Focus on the Business Value of Your IT

Companies must begin to move from "budget-based thinking" to "portfolio-based thinking."

The fusion of business and technology is one of the core overarching principles of what I refer to as an "always-on" business philosophy. To achieve a higher-level of IT sophistication, companies must begin to move from "budget-based thinking" to "portfolio-based thinking." Specifically, this means shifting its IT function from a focus on bottom-line costs toward efforts to maximize the top-line potential of the whole business.

Traditional budget-based thinking creates alignment conflicts with the business by treating IT as a cost that must be tightly controlled. IT then becomes a slave to cost-control, constantly justifying its expense.

In The Real Business of IT: How CIOs Create and Communicate Value, Richard Hunter and George Westerman explain that this means most organizations base their IT investment decisions on a non-strategic process that the authors label "anything-else." Decisions are based on politics, intuition and other non-rigorous approaches.

Instead, "portfolio-based thinking" shifts from the traditional cost-only model to one emphasizing business value. Here companies seize opportunities to gain competitive advantage, even going so far as to fundamentally alter their industries' rules. Investments in IT innovation are prized.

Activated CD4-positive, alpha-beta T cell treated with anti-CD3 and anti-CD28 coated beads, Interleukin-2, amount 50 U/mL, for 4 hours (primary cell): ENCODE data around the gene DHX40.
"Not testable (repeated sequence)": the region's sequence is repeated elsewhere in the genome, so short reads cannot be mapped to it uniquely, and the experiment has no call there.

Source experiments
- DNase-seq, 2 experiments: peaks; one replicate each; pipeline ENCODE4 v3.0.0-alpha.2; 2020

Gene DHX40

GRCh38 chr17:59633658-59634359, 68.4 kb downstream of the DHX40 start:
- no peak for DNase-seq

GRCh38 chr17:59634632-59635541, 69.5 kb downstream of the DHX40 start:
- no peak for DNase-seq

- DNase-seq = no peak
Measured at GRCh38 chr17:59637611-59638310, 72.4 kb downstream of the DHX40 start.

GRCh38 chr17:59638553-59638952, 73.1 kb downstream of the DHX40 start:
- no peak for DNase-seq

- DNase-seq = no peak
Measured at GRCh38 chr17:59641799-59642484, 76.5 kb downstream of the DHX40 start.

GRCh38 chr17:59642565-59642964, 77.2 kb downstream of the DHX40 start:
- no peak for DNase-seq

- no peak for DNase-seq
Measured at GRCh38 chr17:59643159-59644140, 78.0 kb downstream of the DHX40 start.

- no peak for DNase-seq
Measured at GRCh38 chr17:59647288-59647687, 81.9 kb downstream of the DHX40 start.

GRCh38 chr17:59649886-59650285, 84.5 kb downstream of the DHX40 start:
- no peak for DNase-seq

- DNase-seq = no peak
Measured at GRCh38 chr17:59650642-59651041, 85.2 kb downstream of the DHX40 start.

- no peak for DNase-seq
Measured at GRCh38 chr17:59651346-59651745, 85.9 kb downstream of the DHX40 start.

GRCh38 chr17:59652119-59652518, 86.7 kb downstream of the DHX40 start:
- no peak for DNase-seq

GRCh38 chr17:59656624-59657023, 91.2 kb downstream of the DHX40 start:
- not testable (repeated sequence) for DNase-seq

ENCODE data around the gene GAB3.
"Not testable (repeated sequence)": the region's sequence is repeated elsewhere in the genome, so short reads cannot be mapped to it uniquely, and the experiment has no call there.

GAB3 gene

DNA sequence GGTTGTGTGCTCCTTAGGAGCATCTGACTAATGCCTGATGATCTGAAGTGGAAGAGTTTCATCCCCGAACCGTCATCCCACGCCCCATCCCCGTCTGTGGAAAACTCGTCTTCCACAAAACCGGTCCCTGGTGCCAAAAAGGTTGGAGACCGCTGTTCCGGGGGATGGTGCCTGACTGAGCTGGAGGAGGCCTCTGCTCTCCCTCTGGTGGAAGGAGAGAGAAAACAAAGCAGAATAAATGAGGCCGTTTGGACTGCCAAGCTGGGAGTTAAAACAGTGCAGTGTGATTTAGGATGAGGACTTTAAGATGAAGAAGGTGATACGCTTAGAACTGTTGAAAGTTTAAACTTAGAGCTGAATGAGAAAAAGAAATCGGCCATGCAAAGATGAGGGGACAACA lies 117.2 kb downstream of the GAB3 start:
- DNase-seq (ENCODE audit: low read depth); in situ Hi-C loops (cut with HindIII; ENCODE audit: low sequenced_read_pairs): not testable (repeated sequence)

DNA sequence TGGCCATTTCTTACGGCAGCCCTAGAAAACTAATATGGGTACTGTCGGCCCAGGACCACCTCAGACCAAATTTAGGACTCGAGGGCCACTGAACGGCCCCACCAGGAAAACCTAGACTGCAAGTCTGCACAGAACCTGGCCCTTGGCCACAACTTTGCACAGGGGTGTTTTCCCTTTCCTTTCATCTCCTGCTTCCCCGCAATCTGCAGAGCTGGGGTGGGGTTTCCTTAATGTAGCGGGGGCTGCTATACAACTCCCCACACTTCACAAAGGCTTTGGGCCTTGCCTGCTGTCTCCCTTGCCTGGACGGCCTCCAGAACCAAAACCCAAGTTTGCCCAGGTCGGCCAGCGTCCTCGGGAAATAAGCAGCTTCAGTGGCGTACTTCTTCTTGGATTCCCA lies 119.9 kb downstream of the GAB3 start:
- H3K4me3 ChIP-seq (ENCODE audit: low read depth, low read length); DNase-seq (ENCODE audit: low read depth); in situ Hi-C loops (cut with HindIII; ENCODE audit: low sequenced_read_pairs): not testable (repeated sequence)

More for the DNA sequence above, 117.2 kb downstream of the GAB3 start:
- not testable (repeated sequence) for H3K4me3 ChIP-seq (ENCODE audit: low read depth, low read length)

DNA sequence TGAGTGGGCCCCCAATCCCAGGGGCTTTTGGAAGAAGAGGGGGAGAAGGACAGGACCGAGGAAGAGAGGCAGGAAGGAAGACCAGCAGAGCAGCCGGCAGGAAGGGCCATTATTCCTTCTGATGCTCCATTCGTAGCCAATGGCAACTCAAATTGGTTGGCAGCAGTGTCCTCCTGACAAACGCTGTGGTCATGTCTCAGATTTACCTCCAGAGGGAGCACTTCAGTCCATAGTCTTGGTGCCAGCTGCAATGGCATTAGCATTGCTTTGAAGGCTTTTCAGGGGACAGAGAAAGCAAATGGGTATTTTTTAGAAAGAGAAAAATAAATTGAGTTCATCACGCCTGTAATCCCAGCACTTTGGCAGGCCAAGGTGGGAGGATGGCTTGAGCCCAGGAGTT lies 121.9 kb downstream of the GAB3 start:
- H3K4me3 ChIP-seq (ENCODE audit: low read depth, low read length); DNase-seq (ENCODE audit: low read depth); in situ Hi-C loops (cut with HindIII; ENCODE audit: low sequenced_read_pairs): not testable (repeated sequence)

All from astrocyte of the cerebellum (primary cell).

Shifting your perspective is critical to maintaining a fused "always-on" atmosphere. IT investments must be assessed through a lens of well-defined prioritization so that top-line potential is optimized. Hunter-Waterman's thesis, validated in seminal research at McKinsey, categorizes portfolio-based thinking IT investments in three buckets: Run, Grow, Transform.

"Run-the-business" investments enable essential non-differentiated services that achieve a desired balance between cost and quality. These projects and initiatives must be done sto achieve the basics. As a result, they deliver the lowest ROI or perceived business value.

"Grow-the-business" investments foster improvements in operations and performance related to the company's existing markets and customer segments. Value here is measured in terms of operational performance improvements (cycle time, improved quality) or in financial terms (capital expense reduction, increased revenues, reduced administrative expenses).

"Transform-the-business" investments embrace new markets, products, customers, i.e., new horizons for the company and even for the industry. Investments are measured in prospective market share and new-market revenues. Big rewards are possible (though big failures are as well). This category is extremely high risk.

Running, growing and transforming, however, are not ends in themselves. Instead, they point the firm toward the kinds of performance levels and improvements that should be expected from IT. They keep us looking in the right direction and choosing wisely as we maintain and advance our businesses with its expert assistance. Such carefully-calibrated structures ensure we stay focused on the business value of IT investments rather than simply on IT's cost.

Tim Hebert is Chief Executive Officer of Atrion Networking Corp., which provides training and consulting to companies in all industries. Contact Hebert at [email protected] or 401-736-6400.

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